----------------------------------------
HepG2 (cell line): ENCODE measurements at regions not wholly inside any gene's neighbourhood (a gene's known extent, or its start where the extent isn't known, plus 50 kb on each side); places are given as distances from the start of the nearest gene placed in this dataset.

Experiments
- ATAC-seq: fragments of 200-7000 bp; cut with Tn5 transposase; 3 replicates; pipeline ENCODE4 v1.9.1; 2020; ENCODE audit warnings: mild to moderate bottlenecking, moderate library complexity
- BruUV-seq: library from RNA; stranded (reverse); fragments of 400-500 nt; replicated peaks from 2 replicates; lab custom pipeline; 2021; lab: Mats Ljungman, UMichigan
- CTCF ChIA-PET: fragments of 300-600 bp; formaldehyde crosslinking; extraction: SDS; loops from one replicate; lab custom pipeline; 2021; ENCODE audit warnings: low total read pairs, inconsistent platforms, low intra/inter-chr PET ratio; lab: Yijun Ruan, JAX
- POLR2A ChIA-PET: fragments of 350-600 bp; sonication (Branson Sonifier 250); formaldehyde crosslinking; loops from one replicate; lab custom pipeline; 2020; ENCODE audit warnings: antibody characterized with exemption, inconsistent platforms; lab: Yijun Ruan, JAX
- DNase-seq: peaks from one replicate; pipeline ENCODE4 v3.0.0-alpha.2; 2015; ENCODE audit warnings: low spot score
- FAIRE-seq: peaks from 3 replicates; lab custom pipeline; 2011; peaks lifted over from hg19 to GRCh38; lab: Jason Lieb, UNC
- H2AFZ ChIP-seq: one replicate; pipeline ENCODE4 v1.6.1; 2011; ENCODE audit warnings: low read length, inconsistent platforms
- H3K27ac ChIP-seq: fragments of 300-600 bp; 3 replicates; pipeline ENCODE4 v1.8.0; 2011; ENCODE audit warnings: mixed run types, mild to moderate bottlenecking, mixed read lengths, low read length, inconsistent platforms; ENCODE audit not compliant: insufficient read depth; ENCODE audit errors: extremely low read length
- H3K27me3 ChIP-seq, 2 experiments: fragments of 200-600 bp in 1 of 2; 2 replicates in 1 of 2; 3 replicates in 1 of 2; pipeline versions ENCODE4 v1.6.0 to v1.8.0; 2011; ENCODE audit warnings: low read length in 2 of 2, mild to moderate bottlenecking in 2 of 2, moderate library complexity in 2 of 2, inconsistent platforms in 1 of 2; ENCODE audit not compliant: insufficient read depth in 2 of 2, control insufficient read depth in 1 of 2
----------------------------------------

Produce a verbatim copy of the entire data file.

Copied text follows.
HepG2 (cell line): ENCODE measurements at regions not wholly inside any gene's neighbourhood (a gene's known extent, or its start where the extent isn't known, plus 50 kb on each side); places are given as distances from the start of the nearest gene placed in this dataset.

Experiments
- ATAC-seq: fragments of 200-7000 bp; cut with Tn5 transposase; 3 replicates; pipeline ENCODE4 v1.9.1; 2020; ENCODE audit warnings: mild to moderate bottlenecking, moderate library complexity
- BruUV-seq: library from RNA; stranded (reverse); fragments of 400-500 nt; replicated peaks from 2 replicates; lab custom pipeline; 2021; lab: Mats Ljungman, UMichigan
- CTCF ChIA-PET: fragments of 300-600 bp; formaldehyde crosslinking; extraction: SDS; loops from one replicate; lab custom pipeline; 2021; ENCODE audit warnings: low total read pairs, inconsistent platforms, low intra/inter-chr PET ratio; lab: Yijun Ruan, JAX
- POLR2A ChIA-PET: fragments of 350-600 bp; sonication (Branson Sonifier 250); formaldehyde crosslinking; loops from one replicate; lab custom pipeline; 2020; ENCODE audit warnings: antibody characterized with exemption, inconsistent platforms; lab: Yijun Ruan, JAX
- DNase-seq: peaks from one replicate; pipeline ENCODE4 v3.0.0-alpha.2; 2015; ENCODE audit warnings: low spot score
- FAIRE-seq: peaks from 3 replicates; lab custom pipeline; 2011; peaks lifted over from hg19 to GRCh38; lab: Jason Lieb, UNC
- H2AFZ ChIP-seq: one replicate; pipeline ENCODE4 v1.6.1; 2011; ENCODE audit warnings: low read length, inconsistent platforms
- H3K27ac ChIP-seq: fragments of 300-600 bp; 3 replicates; pipeline ENCODE4 v1.8.0; 2011; ENCODE audit warnings: mixed run types, mild to moderate bottlenecking, mixed read lengths, low read length, inconsistent platforms; ENCODE audit not compliant: insufficient read depth; ENCODE audit errors: extremely low read length
- H3K27me3 ChIP-seq, 2 experiments: fragments of 200-600 bp in 1 of 2; 2 replicates in 1 of 2; 3 replicates in 1 of 2; pipeline versions ENCODE4 v1.6.0 to v1.8.0; 2011; ENCODE audit warnings: low read length in 2 of 2, mild to moderate bottlenecking in 2 of 2, moderate library complexity in 2 of 2, inconsistent platforms in 1 of 2; ENCODE audit not compliant: insufficient read depth in 2 of 2, control insufficient read depth in 1 of 2